The New York Times is accusing the left of being revolutionary:
The rhetoric of the Tea Party — the far right of the Republican Party — asserts a quite different view: that Obama’s mode of governing represents a betrayal of our revolutionary ideals and calls for a “mission . . . to restore America’s founding principles.” Although few Tea Party members advocate armed opposition, many, like the original Tea Party, are committed to much more than the conventional elective and legislative efforts to thwart the goals of “liberal” government.http://opinionator.blogs.nytimes.com/...
Ever since Obama’s initial election, they have been willing to employ almost any “acts of disruption” short of civil disobedience or insurrection. They routinely use filibuster to oppose legislation, obstruct the implementation of laws (especially the Affordable Care Act) already enacted, and put on indefinite hold appointments to key administrative and judicial positions. In this sense, they are indeed a revolutionary party.
On the other side of the political spectrum, recent developments — particularly Edward Snowden’s leaks about government surveillance programs — have evoked similar revolutionary sentiments from the far left. Glenn Greenwald, the journalist who published Snowden’s information, maintains that it shows a “government [that] continues on its orgies of whistleblower prosecutions, trying to criminalize journalism, and building a massive surveillance apparatus that destroys privacy.” Snowden himself sees such actions as “an existential threat to democracy.” Similarly, Noam Chomsky says the surveillance program is an example of how “governments combat their primary enemy — which is their own population.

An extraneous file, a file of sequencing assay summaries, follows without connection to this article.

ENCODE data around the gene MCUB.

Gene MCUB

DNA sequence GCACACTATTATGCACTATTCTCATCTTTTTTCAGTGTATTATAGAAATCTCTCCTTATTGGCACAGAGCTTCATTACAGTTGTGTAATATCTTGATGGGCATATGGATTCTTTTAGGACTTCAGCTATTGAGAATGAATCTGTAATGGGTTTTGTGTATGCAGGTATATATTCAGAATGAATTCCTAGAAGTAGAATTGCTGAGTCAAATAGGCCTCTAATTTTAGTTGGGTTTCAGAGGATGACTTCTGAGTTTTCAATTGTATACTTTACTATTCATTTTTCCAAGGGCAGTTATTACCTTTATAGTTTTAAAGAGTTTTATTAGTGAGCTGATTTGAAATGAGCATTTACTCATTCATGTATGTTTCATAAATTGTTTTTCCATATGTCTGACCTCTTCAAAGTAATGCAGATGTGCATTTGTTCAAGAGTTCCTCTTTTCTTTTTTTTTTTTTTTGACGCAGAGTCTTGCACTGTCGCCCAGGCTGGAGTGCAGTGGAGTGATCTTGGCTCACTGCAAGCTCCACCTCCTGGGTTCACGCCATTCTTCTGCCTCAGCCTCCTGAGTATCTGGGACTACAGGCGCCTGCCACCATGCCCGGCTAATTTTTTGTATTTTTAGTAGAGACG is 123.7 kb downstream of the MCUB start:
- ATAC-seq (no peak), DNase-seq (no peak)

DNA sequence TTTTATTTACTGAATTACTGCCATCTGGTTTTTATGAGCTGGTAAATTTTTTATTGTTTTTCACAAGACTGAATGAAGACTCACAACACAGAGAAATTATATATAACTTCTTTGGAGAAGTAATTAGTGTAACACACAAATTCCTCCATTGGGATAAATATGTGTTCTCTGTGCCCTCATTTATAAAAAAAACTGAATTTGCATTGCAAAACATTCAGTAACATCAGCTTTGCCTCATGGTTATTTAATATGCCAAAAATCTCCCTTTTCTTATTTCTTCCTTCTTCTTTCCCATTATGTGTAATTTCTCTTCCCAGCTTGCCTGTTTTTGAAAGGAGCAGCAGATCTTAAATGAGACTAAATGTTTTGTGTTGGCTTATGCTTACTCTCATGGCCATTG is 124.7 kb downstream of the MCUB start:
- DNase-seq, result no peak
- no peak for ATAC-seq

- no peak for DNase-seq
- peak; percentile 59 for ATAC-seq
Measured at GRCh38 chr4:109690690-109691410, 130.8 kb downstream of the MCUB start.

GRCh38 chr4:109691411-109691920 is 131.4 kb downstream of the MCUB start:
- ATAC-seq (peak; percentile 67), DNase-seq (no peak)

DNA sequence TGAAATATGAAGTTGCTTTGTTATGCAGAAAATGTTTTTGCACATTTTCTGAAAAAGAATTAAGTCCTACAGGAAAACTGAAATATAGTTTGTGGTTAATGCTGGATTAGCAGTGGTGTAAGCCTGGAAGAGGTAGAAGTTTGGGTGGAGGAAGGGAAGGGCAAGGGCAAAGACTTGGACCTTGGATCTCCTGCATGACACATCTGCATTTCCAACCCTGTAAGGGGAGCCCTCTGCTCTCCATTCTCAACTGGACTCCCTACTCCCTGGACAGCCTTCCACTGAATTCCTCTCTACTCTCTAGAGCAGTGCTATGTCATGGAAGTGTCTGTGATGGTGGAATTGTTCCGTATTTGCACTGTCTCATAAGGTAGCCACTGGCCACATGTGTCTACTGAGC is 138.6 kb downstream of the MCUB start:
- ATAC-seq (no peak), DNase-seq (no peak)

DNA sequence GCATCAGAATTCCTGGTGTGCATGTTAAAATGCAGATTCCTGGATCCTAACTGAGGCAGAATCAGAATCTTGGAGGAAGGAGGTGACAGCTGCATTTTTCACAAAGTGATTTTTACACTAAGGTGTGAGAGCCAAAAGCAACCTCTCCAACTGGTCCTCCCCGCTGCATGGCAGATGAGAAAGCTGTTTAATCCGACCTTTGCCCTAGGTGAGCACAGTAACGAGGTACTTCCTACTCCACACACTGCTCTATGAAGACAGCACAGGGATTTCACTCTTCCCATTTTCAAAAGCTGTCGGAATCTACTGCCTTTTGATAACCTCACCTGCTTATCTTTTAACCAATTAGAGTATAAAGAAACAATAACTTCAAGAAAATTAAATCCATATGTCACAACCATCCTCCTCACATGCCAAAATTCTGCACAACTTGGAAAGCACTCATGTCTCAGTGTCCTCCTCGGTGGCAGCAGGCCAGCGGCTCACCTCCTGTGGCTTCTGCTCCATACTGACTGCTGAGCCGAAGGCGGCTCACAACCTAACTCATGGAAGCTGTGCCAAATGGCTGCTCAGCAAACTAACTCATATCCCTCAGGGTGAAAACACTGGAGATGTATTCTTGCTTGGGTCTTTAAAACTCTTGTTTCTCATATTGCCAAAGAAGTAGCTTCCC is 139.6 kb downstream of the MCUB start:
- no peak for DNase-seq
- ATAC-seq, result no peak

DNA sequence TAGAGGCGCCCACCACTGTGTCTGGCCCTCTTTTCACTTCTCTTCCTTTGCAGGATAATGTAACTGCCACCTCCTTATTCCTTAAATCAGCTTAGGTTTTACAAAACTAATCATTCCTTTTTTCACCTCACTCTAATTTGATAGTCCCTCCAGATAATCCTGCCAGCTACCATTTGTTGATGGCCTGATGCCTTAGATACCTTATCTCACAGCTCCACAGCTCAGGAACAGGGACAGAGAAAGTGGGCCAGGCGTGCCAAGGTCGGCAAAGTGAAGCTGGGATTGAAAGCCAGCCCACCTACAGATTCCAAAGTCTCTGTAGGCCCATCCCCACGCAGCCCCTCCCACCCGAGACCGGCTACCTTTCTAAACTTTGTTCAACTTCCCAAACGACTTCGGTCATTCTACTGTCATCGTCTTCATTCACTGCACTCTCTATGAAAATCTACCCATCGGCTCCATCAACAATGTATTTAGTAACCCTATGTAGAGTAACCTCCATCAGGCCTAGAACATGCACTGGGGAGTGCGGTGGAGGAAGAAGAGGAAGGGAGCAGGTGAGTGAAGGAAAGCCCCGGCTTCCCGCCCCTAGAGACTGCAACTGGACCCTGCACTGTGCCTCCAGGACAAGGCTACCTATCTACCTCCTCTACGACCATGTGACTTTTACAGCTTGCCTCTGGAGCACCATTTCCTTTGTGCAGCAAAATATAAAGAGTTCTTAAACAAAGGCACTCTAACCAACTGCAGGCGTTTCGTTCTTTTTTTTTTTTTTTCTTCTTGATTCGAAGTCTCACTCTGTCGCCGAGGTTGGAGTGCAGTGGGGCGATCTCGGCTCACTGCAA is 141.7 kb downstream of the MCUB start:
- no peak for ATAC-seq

We may well think that a proper response to a government so opposed to the fundamental rights of its citizens would be “disruptive action” to negate its power — which is precisely what Snowden undertook. We might further think that at this moment, at least, both the far right and the far left are revolutionary parties: both insist that disruption is necessary because the current government, like that of our 18th-century British rulers, is violating our fundamental rights as citizens and so has lost legitimacy. The principles of our original revolution, it would seem, once again require revolutionary action.
There is a lot of charter on the net wishing for revolution in America today (go read Slashdot). At the same time I see no evidence that the progressive left has become violent or revolutionary. Pissed off and seeking to influence our representatives, yes. Violent, not so much. Opinions like the one expressed by this New York Times columnist seem more likely to cause a situation (such as the protests some are planning tomorrow) to spin out of control. We are a heavily armed and heavily divided country. Equating Progressives, possibly the last group calling for a restoration of government legitimacy, with revolution strikes me as irresponsible and dangerous. Calling a large portion of the political spectrum, both right and left, revolutionary before a day of planned mass protests risks upping the chances of a violent confrontation. Perhaps the protests planned for tomorrow fizzle. Perhaps they don't. The New York Times should still know better than to brandy about the term revolution.